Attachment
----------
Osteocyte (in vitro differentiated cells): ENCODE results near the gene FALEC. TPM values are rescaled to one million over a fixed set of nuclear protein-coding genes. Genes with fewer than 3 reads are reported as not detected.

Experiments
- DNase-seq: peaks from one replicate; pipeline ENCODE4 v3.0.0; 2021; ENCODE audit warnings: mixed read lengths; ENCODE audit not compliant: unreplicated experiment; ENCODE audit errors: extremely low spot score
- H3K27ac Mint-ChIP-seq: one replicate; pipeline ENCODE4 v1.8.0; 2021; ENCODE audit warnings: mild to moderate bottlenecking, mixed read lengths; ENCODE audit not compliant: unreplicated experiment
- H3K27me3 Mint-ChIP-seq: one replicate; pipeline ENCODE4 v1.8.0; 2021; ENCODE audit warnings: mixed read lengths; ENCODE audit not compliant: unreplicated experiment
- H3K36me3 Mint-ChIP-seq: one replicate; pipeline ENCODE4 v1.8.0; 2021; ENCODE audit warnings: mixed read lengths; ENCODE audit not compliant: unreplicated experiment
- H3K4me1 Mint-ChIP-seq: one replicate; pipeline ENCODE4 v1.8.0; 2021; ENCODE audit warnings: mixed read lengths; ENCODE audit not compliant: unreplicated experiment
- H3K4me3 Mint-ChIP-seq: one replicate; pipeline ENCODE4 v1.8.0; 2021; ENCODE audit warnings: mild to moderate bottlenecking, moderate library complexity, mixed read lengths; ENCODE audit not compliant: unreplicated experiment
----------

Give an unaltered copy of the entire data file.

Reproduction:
Osteocyte (in vitro differentiated cells): ENCODE results near the gene FALEC. TPM values are rescaled to one million over a fixed set of nuclear protein-coding genes. Genes with fewer than 3 reads are reported as not detected.

Experiments
- DNase-seq: peaks from one replicate; pipeline ENCODE4 v3.0.0; 2021; ENCODE audit warnings: mixed read lengths; ENCODE audit not compliant: unreplicated experiment; ENCODE audit errors: extremely low spot score
- H3K27ac Mint-ChIP-seq: one replicate; pipeline ENCODE4 v1.8.0; 2021; ENCODE audit warnings: mild to moderate bottlenecking, mixed read lengths; ENCODE audit not compliant: unreplicated experiment
- H3K27me3 Mint-ChIP-seq: one replicate; pipeline ENCODE4 v1.8.0; 2021; ENCODE audit warnings: mixed read lengths; ENCODE audit not compliant: unreplicated experiment
- H3K36me3 Mint-ChIP-seq: one replicate; pipeline ENCODE4 v1.8.0; 2021; ENCODE audit warnings: mixed read lengths; ENCODE audit not compliant: unreplicated experiment
- H3K4me1 Mint-ChIP-seq: one replicate; pipeline ENCODE4 v1.8.0; 2021; ENCODE audit warnings: mixed read lengths; ENCODE audit not compliant: unreplicated experiment
- H3K4me3 Mint-ChIP-seq: one replicate; pipeline ENCODE4 v1.8.0; 2021; ENCODE audit warnings: mild to moderate bottlenecking, moderate library complexity, mixed read lengths; ENCODE audit not compliant: unreplicated experiment